From tomatoes to pumpkins, most fruit and vegetable crops rely on pollination by bees and other insect species – and the future of many of those species is uncertain. Now researchers from North Carolina State University are proposing a set of guidelines for assessing the performance of pollinator species in order to determine which species are most important and should be prioritized for protection.
“Widespread concerns over the fate of honey bees and other pollinators have led to increased efforts to understand which species are the most effective pollinators, since this has huge ramifications for the agriculture industry,” says Dr. Hannah Burrack, an associate professor of entomology at NC State and co-author of a paper on the new guidelines and related research. “However, various research efforts have taken a wide variety of approaches, making it difficult to compare results in a meaningful way.
“We’ve developed a set of metrics that we think offers a comprehensive overview of pollination efficiency, which would allow researchers to compare data from different crops and regions.”
The new comprehensive approach looks at four specific metrics. First is single-visit efficiency, which measures the number of seeds produced when one bee visits one flower. Second is abundance, which measures the number of each type of bee observed in a study area. Third is inclement weather behavior, which tracks how active a bee species is during cool, cloudy and/or windy weather. Fourth is visitation rate, or the number of flowers that a bee visits while foraging, and the amount of time it spends at each flower.
“The perfect bee would produce a lot of seeds and visit a lot of flowers, even in poor weather – and there would be a lot of them,” Burrack says. “But as far as we know, the perfect bee doesn’t exist.”
The researchers conducted a pilot study using their comprehensive approach to assess the pollination performance of various bee species on economically important highbush blueberry crops in North Carolina. They found that small native bees had extremely high single-visit efficiency rates and were active during inclement weather. However, small native bees did not have high abundance nor appear to have high visitation rates.
“This highlights the importance of incorporating multiple metrics,” says Dr. David Tarpy, an associate professor of entomology at NC State and co-author of the paper. “Because researchers looking only at visitation rates or abundance may think the small native species are unimportant, when they actually appear to be important pollinators for blueberry growers.”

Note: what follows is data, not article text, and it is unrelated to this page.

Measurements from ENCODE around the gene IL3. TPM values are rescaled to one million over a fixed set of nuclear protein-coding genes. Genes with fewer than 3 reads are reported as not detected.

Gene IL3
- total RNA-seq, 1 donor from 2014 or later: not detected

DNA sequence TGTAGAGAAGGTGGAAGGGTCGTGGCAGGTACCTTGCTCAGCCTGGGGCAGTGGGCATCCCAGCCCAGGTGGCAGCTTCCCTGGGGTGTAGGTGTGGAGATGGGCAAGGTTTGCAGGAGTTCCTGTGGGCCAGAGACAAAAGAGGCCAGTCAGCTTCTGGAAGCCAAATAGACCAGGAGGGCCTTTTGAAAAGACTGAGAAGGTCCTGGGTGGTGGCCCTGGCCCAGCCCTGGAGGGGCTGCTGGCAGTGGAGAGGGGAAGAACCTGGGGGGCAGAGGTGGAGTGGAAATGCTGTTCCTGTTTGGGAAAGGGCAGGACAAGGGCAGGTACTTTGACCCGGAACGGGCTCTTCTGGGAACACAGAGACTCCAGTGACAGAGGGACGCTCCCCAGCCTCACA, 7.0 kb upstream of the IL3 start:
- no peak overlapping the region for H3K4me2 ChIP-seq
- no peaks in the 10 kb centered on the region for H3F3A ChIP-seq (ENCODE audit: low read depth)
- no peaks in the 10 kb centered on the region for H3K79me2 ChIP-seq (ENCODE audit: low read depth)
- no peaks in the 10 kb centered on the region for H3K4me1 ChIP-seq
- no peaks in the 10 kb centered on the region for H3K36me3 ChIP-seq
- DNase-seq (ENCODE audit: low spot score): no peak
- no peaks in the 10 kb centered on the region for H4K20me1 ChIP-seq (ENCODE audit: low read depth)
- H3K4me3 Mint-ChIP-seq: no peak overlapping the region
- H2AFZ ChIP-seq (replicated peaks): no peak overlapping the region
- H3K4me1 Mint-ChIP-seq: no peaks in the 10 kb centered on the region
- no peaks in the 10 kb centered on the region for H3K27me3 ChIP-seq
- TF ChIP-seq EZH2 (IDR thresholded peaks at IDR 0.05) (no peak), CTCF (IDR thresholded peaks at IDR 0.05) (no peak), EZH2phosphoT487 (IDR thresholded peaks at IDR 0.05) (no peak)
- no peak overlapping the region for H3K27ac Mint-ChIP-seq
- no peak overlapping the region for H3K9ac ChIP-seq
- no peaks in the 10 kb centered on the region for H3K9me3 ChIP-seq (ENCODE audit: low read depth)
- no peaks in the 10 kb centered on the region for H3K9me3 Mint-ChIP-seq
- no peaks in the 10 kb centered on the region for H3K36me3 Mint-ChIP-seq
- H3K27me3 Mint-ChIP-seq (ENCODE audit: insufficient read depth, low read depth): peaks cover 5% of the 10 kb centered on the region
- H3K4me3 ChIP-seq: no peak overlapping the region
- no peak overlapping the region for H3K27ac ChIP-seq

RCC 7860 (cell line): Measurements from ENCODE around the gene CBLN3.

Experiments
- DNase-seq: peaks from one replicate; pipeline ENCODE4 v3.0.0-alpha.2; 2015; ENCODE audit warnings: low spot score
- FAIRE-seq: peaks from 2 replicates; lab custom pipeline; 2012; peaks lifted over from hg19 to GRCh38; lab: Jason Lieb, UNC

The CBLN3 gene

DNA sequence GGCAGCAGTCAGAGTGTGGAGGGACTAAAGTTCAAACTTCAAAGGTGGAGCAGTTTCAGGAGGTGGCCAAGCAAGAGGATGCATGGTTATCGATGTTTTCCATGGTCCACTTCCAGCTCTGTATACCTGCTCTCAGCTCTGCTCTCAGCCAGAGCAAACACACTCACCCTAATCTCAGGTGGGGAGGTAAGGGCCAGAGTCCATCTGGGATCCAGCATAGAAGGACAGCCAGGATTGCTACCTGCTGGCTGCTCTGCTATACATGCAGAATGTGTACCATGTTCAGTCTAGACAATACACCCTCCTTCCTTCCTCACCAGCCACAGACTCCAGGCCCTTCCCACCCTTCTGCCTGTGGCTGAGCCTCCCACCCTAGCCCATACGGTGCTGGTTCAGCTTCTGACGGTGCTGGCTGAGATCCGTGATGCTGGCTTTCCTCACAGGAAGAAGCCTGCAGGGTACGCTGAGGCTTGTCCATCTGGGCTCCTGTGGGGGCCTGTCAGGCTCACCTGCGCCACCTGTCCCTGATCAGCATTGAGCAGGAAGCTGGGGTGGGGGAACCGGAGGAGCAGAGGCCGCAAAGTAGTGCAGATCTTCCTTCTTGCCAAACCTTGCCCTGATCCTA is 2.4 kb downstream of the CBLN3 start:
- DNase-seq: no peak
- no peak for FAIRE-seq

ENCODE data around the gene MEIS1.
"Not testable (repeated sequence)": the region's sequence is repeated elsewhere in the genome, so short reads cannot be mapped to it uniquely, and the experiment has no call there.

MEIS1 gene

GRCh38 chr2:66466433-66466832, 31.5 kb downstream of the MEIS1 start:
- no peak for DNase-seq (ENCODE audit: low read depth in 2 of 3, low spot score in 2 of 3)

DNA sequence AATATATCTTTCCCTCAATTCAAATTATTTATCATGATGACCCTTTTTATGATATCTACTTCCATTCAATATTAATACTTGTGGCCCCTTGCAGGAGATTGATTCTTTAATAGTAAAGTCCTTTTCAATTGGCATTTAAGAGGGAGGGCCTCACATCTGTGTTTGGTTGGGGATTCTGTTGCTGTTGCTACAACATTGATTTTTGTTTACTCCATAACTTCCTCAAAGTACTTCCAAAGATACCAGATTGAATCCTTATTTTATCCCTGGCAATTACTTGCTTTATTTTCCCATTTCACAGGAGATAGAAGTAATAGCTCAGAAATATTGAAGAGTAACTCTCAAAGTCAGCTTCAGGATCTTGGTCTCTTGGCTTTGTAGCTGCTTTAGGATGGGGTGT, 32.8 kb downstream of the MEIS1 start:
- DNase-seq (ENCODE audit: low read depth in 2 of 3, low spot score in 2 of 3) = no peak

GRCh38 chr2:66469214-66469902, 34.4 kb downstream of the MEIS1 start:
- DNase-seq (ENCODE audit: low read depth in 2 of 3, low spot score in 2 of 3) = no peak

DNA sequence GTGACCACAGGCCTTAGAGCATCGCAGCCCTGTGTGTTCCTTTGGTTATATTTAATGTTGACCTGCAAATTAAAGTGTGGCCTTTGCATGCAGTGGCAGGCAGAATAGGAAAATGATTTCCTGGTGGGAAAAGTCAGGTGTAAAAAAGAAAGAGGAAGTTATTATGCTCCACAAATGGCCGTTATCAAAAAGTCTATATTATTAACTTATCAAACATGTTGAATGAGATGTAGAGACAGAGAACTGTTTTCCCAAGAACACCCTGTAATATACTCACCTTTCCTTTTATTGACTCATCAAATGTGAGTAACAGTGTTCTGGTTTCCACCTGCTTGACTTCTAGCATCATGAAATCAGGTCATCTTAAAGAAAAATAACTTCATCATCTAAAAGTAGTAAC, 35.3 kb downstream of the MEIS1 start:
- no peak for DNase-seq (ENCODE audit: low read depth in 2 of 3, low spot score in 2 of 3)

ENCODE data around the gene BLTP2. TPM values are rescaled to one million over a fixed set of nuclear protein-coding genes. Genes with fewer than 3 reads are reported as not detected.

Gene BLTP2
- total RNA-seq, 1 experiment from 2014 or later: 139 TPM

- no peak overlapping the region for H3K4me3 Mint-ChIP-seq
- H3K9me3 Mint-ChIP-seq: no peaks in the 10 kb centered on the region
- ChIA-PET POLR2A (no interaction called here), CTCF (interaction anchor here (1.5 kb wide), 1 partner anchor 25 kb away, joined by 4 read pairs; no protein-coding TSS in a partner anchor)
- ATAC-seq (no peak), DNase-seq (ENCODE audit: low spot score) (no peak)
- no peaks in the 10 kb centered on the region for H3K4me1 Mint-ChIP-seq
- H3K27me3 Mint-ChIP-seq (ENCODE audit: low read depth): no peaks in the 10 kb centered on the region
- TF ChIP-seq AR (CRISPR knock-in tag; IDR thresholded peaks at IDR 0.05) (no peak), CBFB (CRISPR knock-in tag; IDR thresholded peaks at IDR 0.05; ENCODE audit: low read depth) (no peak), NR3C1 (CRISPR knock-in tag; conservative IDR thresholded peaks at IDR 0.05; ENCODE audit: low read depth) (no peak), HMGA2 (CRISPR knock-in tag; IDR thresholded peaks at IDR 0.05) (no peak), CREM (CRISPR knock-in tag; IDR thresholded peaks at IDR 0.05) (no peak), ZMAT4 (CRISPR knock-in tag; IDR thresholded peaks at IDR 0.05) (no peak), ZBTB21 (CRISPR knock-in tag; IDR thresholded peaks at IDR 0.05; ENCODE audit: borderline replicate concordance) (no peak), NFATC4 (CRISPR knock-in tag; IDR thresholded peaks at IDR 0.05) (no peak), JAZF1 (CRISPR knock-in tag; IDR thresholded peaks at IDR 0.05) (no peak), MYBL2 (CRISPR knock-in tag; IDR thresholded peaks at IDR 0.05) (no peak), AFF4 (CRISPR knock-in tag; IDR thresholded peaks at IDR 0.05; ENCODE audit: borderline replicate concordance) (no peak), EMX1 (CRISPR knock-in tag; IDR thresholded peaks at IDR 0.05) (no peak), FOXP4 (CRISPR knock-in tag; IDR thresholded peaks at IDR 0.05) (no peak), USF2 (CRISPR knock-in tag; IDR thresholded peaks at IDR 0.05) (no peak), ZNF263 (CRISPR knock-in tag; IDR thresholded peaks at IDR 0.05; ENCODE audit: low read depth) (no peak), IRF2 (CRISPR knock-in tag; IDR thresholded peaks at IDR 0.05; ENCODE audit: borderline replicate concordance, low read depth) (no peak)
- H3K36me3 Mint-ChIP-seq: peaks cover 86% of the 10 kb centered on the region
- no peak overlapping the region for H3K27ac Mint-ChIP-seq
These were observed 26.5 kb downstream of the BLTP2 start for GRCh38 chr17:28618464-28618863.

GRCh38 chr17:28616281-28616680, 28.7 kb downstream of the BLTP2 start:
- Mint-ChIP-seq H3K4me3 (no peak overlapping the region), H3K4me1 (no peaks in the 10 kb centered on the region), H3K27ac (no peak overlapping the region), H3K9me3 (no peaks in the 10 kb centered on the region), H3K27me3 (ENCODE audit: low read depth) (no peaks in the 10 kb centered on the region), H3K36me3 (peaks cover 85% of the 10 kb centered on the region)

The paper, “Multiple Criteria for Evaluating Pollinator Performance in Highbush Blueberry (Ericales: Ericaceae) Agroecosystems,” was published online Nov. 25 in the journal Environmental Entomology. Lead author of the paper is Shelley Rogers, a former graduate student at NC State. The work was supported by the National Science Foundation, the N.C. Blueberry Council and the NC State Beekeepers Association.
Note to Editors: The study abstract follows.
“Multiple Criteria for Evaluating Pollinator Performance in Highbush Blueberry (Ericales: Ericaceae) Agroecosystems”
Authors: Shelley R. Rogers, David R. Tarpy, and Hannah J. Burrack, North Carolina State University
Published: online Nov. 25, 2013, Environmental Entomology
Abstract: Numerous bee species provide pollination services in agricultural ecosystems. Evaluating a pollinator’s performance with regard to a crop is an important step in attributing pollination services and predicting how changes in a bee community or foraging environment will affect those services. We used multiple criteria to evaluate pollinators of North Carolina highbush blueberry, Vaccinium corymbosum L., agroecosystems. For five groups of bees (Apis mellifera L., Bombus spp., Habropoda laboriosa F., small native bees, and Xylocopa virginica L.), we measured forager abundance through transect observations, quantified per-visit efficiency as viable seed set resulting from a single visit, and analyzed bee presence in different weather conditions. We also considered two other criteria affecting pollinator performance—visitation rate and interspecific influence. A. mellifera was the most abundant bee in the majority of our survey sites, yet had low per-visit efficiency and reduced foraging activity in inclement weather. Small native bees were highly efficient pollinators. Their visits resulted in nearly twice as many seeds as A. mellifera or H. laboriosa. Bombus spp., H. laboriosa, and small native bees were more resilient to fluctuations in temperature, wind speed, and solar radiation than A. mellifera. Although nectar-robbing X. virginica contributed to little pollination through direct flower visits, their presence within the crop impacts the behavior and performance of other individuals. Underscoring the importance of evaluating pollinator performance via multiple criteria, our results show that bee groups contribute to pollination in different ways. These differences may provide functional complementarity and stability of pollination services to agricultural systems.